Medical device on pharmacists’ work-related musculoskeletal complaints and burnouts.
Authors: Chou YC, Chen CL, Wu TH
This study analysed the total number of consumed vials of chemotherapy drugs during the year 2007 to determine workloads, and investigated the effects of using the Spike medical device in contrast to the use of traditional needles on oncology pharmacists’ dispensing time, muscle soreness, work-related burnout and fatigue symptoms. Work-related burnout and physiological symptoms were measured using the Copenhagen Burnout Inventory (CBI) and a visual analogue pain scale. The Spike device significantly reduced the time spent in drawing up fluorouracil (39.46 ± 9.43 s vs. 57.13 ± 13.47 s) or cisplatin (29.65 ± 11.22 s vs. 60.93 ± 20.54 s) compared with traditional needles (P < 0.001). The CBI burnout score improved significantly with the Spike device (53.21 ± 8.58 vs. 73.21 ± 5.42; P = 0.007) because finger and palm muscle soreness complaints and subjective fatigue symptoms for eye tiredness and shoulder-wrist pain were significantly reduced (P < 0.05). Practitioner Summary The pharmacist needs to exert hand strength to counter the vial back-suction pressure to draw out the medical liquid, and confirm the volume during the drawing antineoplastic drug procedure. This study aimed to determine the effects of using a medical device, instead of a needle, on pharmacists’ work-related musculoskeletal complaints and burnouts.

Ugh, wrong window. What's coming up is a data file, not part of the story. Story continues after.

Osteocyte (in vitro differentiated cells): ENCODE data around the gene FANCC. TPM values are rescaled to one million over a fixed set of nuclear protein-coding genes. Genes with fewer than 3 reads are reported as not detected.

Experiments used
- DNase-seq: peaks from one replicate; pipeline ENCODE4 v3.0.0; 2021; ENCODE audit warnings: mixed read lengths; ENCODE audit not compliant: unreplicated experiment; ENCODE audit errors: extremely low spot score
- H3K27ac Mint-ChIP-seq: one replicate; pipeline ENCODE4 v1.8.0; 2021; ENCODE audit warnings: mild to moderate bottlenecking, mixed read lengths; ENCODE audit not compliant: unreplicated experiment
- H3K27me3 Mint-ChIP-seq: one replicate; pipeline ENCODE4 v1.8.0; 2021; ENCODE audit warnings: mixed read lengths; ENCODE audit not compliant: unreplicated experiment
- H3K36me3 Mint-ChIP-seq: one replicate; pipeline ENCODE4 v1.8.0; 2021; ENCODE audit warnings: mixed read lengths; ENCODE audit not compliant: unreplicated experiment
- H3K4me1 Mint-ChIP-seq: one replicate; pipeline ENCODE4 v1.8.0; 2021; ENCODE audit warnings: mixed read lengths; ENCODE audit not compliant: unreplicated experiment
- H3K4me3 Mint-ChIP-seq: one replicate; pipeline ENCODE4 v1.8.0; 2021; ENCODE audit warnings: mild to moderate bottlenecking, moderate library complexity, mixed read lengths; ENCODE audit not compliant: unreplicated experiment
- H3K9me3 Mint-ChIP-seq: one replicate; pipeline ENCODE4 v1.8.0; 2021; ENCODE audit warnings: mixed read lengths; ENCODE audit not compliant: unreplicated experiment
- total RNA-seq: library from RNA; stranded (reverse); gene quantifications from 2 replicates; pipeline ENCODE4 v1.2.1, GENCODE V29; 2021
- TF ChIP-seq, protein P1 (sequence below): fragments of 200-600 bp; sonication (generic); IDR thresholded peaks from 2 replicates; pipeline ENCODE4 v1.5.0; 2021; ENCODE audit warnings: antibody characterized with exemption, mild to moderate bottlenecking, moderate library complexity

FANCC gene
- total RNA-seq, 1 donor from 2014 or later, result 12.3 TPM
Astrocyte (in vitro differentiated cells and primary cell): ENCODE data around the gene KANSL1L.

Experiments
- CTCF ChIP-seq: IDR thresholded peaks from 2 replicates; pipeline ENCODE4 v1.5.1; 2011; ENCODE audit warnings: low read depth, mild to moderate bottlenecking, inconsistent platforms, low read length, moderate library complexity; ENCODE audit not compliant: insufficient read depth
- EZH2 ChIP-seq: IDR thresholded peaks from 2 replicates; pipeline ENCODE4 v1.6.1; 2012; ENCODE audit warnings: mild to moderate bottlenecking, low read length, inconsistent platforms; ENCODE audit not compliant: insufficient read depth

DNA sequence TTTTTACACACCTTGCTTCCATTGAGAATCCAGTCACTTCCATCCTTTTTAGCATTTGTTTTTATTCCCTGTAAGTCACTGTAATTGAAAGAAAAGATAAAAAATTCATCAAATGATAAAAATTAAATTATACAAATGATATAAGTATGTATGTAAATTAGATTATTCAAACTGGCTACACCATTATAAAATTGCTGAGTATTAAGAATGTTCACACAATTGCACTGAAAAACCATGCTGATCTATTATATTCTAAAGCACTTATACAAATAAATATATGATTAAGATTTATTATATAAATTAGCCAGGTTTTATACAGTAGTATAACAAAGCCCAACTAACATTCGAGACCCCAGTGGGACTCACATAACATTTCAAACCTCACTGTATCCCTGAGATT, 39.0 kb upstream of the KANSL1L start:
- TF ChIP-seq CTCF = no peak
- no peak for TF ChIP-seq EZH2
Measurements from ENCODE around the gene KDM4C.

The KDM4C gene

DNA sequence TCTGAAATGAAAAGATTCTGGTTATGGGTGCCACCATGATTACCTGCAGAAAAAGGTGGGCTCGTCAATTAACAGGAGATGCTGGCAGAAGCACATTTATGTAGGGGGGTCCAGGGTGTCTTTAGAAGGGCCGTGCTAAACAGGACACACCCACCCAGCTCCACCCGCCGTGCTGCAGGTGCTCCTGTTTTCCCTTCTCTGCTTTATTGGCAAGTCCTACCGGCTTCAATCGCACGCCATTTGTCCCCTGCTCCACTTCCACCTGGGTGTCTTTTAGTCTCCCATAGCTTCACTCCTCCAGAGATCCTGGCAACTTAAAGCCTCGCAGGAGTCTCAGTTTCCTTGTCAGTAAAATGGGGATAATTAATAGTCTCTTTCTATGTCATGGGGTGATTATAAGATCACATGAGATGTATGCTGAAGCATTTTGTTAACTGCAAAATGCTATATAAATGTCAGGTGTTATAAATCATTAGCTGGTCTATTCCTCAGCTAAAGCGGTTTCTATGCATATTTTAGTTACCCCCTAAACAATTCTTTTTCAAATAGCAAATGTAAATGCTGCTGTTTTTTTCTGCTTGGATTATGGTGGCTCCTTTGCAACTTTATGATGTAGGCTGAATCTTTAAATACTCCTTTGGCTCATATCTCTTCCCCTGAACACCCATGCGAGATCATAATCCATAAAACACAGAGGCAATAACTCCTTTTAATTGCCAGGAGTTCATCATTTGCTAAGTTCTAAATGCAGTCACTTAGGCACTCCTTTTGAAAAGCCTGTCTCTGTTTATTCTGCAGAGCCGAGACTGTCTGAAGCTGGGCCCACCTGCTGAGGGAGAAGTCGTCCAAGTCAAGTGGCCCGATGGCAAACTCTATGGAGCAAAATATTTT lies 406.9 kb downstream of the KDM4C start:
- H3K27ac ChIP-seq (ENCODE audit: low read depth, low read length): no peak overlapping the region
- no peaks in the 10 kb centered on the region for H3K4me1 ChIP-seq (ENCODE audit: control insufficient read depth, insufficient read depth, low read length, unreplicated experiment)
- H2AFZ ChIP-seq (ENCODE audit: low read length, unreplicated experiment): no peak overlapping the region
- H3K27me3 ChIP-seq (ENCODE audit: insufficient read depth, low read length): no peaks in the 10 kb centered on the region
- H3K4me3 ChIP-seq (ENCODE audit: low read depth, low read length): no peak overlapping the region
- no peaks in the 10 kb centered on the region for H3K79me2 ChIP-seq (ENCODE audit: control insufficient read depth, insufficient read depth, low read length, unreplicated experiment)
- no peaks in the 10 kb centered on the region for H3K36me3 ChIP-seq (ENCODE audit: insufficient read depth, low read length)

PMID: 22928595 [PubMed – indexed for MEDLINE]